One milestone that should be always be defined in a project from the control point of view is that Project Manager will notify the Client when the spend against budget reaches 80%. Doing an analysis about reasons that can make the project to be over budget at the end of the project.
One formal STOP for the project manager where s/he also have a milestone to see how things really go.
Sometimes the project manager is so busy in the weekly waves and have the hope that the time spent in the previous weeks is going to be recuperated.
I have worked in a project with this problem and one of the things makes me to detect the that the project was not going into the right direction was the ETC forecast was not always done in the right way, there were estimations that were clearly unrealistic.
Live is not perfect and there are so much projects that does not finish as you desire. This was one case more 🙁
This graph is obtained from a macro created by the team that provides the corporate PM toolset for all of us. Nevertheless the values I mention are extracted from MS-Project data, so you can also do it.
Returning to the weird issue, the cumulative work at point #1 is suddenly increased, being separate with respect BCWS, that stated below.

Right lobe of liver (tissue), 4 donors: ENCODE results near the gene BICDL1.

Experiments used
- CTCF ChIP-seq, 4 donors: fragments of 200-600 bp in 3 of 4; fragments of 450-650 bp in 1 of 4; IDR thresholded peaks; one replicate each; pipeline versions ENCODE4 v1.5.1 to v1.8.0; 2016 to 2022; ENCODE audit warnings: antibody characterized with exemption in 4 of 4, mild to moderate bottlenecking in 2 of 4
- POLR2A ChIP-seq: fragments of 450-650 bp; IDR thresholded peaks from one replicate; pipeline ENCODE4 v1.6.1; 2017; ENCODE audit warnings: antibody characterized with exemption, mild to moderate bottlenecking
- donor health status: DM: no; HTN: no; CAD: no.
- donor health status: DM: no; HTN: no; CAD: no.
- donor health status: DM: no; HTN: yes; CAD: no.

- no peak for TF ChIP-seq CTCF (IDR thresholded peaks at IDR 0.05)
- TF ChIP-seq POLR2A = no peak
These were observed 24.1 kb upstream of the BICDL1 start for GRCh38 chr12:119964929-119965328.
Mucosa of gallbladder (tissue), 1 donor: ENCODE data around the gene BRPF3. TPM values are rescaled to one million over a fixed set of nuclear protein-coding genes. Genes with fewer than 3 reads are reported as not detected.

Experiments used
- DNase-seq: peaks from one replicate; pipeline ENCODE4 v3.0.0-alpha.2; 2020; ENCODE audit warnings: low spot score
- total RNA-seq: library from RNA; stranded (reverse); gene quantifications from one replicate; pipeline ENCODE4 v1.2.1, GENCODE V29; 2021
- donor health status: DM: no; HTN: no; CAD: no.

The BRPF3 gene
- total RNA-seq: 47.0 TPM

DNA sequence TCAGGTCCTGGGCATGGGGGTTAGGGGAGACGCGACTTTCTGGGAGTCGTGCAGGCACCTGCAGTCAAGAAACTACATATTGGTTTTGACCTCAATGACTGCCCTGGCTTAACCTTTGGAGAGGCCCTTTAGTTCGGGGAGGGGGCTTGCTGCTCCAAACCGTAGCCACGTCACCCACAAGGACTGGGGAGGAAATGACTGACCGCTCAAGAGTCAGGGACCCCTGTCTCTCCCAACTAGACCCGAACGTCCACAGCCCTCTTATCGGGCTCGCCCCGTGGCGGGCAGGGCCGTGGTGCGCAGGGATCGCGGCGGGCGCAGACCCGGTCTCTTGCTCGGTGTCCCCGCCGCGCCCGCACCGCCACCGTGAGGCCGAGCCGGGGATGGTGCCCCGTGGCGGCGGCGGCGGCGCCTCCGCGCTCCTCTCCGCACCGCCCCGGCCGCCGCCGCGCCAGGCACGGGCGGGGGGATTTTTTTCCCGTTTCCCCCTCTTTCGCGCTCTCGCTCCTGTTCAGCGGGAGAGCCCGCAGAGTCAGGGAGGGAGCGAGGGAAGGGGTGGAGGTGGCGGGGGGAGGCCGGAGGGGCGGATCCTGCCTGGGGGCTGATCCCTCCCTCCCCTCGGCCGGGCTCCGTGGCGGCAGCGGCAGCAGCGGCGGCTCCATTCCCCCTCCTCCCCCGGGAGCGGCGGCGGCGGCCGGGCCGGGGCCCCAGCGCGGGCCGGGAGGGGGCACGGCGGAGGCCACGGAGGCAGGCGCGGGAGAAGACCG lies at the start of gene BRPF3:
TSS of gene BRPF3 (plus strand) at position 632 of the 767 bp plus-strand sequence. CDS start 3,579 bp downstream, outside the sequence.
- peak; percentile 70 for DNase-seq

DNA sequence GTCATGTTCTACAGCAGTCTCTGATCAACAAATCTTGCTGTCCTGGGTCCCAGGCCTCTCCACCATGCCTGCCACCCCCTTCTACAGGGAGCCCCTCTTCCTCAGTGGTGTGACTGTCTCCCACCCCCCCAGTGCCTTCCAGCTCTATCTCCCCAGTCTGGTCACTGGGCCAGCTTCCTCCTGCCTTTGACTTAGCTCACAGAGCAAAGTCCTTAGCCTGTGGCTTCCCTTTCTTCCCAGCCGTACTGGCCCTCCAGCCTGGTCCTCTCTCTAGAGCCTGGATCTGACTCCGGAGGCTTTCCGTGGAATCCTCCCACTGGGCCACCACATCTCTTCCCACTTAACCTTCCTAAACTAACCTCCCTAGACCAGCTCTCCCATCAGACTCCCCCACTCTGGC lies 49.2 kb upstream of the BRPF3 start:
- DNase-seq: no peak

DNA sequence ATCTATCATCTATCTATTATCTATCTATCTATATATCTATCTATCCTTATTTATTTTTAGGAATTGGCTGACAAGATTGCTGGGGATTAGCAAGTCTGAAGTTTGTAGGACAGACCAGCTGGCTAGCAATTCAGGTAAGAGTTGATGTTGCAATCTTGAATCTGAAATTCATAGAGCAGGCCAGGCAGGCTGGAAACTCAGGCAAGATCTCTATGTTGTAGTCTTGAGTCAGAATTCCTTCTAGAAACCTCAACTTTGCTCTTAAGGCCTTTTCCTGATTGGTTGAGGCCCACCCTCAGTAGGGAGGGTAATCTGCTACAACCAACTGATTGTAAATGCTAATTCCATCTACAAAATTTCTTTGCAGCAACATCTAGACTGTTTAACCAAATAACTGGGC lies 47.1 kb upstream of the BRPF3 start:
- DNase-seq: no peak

Other interesting item is the fact that 1 month after point #2, both curves remain again parallel. This behaviour was understood when we reviewed the milestones view:
You can see that there is a period of 3 weeks where there are a lot of deliverables marked by the milestones.
Due to the current delay the project has, and the confluence of milestones in a given period, all work that has not been done is accumulated just before the milestones were reach. That’s way the cumulative work is increased by MS-Project, she is telling us: “… ups, you need to increase your effort to reach the milestones!!”
The forecast of the rest of the project is calculated taking into account that you are going to reach the milestone events properly.
Are my conclusions right? If I’m wrong, please let me know! Thanks
Earned Value (EV) helps me to control costs and schedule performance, but it does not answer the question: How much effort do I need to finish on schedule?
The Burn Rate shows how much effort is needed going forward to finish on time, and it is expressed as a percentage of remaining planned hours.
Burn Rate = [EAC – ACWP] / [BAC – BCWS]
> 1.0, it means that planned staffing is insufficient to get all the work done before the delivery date.
I have used this rate to let see my sponsor, an estimation of the deviation due to a lack of resources happened in the initial phase of a project. As numbers are so obstinates, it helps him to make decisions